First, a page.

Aurora tragedy shows being ‘educated’ is not enough
By Rabbi Michael Leo Samuel
CHULA VISTA, California — The Aurora massacre ought to shock us out of our collective lethargy. Among the questions we are asking, we wonder: How can a young a brilliant medical student, who originally dedicated his life to helping people turn into a killing machine? What happened to his concern for humanity?
There is much we have yet to discover about James Holmes. In Kabbalistic terms, James Holmes illustrates what happens when the “shattering of the vessels” occurs in the soul. According to the Kabbalah, the light of the soul requires “vessels” to harbor its intensity. A mature person has learned to channel his/her energy and frustrations, whereas the immature individual expresses these life energies in an explosive manner—hence, the “shattering of the vessels.” This process can occur on both the collective and individual level. When a dictator like Hitler or others seize power, they create an intensity that overwhelms their people’s ethical sensibilities. The same occurs when the individual experiences a mental breakdown and no longer has the coping mechanisms to deal with pent-up frustrations and disappointments.
Mass murderers are in essence “souls of chaos” and not souls that create harmony in people’s lives.
Holmes’ inability to succeed in medical school and make a positive difference in the world was probably due to his poor coping skills. I have seen promising college students collapse from the pressure to succeed in school. Fortunately, most people in such situations will often go to a counselor, a therapist, or a psychiatrist and receive the proper medication or intervention strategy to channel their feelings of anger, rage and frustration.
I suspect that did not happen here.
Then again, some people simply don’t have a moral conscience because they are the products of a narcissistic culture; their families typically stress to their children that they must succeed in life, or they will end up as a “nobody.”
Holmes identified with the villain known as the “Joker.” Unlike other villains who seek power or money, in the Batman literature, the Joker is interested in creating one thing only: chaos and mayhem. It is a common attitude seen in many of the shooting incidents over the past generation. A dangerous psychotic has dreams of being famous, so he attacks innocents in order for his name to live on in infamy. The Joker–more than any other villain–personifies a soul that lives and thrives in chaos.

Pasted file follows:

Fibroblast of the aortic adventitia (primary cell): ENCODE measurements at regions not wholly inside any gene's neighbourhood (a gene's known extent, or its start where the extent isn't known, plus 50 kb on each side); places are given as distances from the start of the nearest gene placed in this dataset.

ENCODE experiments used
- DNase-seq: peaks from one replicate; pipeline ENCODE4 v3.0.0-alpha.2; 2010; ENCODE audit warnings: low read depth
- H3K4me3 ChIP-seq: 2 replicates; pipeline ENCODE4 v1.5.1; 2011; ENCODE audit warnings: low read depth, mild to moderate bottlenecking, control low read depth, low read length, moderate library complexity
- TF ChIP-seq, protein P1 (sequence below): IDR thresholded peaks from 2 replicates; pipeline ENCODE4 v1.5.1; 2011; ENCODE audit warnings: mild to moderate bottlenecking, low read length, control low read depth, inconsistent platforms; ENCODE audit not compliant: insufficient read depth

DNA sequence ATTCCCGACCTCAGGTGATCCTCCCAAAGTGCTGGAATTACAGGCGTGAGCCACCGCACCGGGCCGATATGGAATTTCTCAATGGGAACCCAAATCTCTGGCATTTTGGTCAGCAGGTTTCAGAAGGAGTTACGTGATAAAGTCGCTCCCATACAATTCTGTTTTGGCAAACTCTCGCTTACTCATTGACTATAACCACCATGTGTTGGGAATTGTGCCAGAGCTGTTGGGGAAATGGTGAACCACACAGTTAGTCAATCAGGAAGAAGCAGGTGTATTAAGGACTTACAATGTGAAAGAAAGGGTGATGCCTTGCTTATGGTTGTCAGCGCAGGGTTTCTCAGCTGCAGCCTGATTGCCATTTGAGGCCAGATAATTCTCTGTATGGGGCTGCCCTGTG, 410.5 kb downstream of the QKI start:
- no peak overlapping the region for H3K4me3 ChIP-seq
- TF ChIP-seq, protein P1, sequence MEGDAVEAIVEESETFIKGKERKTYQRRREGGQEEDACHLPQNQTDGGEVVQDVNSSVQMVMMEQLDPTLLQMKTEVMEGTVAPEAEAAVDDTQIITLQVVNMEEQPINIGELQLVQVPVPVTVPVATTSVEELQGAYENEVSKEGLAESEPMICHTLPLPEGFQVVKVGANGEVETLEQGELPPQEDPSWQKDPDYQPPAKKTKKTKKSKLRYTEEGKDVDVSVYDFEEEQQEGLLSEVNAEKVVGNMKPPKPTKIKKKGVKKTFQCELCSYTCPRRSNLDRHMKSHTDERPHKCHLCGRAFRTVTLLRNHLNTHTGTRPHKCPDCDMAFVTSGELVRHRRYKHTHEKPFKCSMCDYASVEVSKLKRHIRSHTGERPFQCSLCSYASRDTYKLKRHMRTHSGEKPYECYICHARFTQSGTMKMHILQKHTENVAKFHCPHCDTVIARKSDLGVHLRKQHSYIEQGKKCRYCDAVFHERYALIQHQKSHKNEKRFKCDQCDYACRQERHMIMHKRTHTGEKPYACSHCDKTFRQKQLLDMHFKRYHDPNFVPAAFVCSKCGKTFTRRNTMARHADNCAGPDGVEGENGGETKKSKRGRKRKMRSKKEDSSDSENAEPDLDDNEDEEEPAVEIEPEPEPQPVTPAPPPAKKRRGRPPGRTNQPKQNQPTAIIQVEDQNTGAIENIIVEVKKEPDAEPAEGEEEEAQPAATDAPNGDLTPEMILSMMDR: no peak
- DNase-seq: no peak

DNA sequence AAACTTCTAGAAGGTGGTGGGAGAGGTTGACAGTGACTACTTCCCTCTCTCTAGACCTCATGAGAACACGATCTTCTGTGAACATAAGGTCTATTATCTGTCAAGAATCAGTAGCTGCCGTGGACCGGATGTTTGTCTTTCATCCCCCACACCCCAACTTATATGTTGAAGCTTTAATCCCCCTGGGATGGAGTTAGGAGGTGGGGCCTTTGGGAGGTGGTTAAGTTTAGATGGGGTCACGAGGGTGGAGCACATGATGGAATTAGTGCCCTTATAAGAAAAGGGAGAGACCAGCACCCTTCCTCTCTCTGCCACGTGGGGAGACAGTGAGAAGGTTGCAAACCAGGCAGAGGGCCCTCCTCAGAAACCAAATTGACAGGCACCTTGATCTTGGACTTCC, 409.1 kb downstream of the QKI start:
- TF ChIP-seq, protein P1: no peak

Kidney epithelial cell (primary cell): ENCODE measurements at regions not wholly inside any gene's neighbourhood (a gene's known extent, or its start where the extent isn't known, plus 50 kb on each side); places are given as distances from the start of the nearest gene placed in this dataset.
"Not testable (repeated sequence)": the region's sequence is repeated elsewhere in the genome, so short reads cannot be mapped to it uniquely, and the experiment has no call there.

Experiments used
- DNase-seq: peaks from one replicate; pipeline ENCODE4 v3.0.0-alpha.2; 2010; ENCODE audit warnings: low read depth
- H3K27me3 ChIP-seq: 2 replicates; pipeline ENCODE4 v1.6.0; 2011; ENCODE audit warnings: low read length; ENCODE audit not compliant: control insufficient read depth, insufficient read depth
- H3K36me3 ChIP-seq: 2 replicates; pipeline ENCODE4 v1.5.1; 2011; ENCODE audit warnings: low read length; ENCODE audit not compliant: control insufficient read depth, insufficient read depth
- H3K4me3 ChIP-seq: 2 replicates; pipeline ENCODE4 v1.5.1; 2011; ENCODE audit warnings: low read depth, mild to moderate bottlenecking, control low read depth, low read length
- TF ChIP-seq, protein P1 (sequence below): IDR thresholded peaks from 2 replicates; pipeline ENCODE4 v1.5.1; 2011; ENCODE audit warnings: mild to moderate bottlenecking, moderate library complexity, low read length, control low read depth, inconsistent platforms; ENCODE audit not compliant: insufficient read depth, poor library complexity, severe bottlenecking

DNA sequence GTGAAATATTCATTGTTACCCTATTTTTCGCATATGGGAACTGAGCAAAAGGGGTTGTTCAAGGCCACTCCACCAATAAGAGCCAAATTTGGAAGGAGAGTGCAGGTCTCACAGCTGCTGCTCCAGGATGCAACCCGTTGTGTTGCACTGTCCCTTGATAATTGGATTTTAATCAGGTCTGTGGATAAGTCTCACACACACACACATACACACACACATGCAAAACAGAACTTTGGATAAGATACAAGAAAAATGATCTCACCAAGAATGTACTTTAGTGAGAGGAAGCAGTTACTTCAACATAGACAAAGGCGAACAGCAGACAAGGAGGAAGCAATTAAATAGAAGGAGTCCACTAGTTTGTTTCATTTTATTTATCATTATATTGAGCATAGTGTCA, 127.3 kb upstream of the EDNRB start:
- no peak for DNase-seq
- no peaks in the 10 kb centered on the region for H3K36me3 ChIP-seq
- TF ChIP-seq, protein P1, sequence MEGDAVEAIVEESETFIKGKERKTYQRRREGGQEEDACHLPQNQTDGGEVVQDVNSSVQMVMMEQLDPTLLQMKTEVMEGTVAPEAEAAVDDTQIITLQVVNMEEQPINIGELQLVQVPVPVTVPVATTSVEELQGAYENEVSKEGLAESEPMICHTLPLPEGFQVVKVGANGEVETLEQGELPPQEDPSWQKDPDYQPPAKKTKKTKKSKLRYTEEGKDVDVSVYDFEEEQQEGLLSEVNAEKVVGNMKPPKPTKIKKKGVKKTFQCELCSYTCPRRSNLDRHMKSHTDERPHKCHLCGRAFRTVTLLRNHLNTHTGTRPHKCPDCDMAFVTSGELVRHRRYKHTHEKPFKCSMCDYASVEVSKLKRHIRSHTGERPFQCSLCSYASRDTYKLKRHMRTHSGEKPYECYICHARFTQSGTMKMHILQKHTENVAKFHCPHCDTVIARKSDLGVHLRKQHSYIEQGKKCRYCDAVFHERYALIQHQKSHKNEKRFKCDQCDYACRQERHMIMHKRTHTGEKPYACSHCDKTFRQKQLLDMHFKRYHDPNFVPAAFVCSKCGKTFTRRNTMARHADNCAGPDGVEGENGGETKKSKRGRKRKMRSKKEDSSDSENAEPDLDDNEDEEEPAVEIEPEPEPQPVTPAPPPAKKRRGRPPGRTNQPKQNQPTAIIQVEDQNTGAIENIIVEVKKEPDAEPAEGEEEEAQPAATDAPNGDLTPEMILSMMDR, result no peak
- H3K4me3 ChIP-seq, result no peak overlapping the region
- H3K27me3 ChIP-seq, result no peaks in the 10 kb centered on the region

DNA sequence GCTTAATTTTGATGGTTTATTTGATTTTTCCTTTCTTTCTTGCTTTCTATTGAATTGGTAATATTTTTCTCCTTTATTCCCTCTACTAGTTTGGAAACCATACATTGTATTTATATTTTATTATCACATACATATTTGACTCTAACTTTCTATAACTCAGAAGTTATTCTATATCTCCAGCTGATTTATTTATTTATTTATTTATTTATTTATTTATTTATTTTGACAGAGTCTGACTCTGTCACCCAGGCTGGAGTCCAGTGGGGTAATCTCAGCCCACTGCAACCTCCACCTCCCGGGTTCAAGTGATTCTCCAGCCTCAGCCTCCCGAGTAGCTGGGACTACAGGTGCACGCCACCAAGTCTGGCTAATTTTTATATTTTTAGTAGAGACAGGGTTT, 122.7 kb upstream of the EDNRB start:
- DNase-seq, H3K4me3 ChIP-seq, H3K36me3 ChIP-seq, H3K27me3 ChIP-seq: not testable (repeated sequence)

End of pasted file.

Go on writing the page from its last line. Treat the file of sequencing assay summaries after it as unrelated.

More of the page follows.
With respect to James Holmes, by all accounts, his teachers and professors considered Holmes to be a “brilliant student.” Yet, academic knowledge does not necessarily make a person an ethical human being.
History has shown otherwise.
In Teacher and Child, noted psychologist Haim Ginott includes a copy of a letter that a principal sent to his teachers at the beginning of each new school year. Heartfelt and genuine, the letter presents a most wonderful message that pertains to our contemporary dilemma today:
- Dear Teacher,
- I am a survivor of a concentration camp. My eyes saw what no man should witness: Gas chambers built by learned engineers. Children poisoned by educated physicians. Infants killed by trained nurses. Women and babies shot and burned by high school and college graduates. So I am suspicious of education. My request is: Help your students become human. Your efforts must never produce learned monsters, skilled psychopaths, educated Eichmanns. Reading, writing, arithmetic are important only if they serve to make our children more human.
It is unfortunate that the philosophy of so many schools is to produce good students and not necessarily good human beings.
When the philosophy of success becomes summum bonum, young people who do not “succeed” are left feeling as though their lives have little or no redeeming value. Ethics offers a vision that can help raise self-esteem and teach young people the importance of acting considerately toward other people.
Perhaps the time has come for schools to incorporate ethics into their curriculum—beginning with Pre-K. Ethics need not have a religious underpinning; there are many outstanding non-theistic approaches to ethics that one could draw from in Western and Eastern thought systems. Cultivating empathy and sympathy ought to be at least as important as teaching language skills and arithmetic.
However, the world does depend upon people who treat life with sanctity.
Rabbi Samuel is spiritual leader of Temple Beth Sholom. He may be contacte at email@example.com
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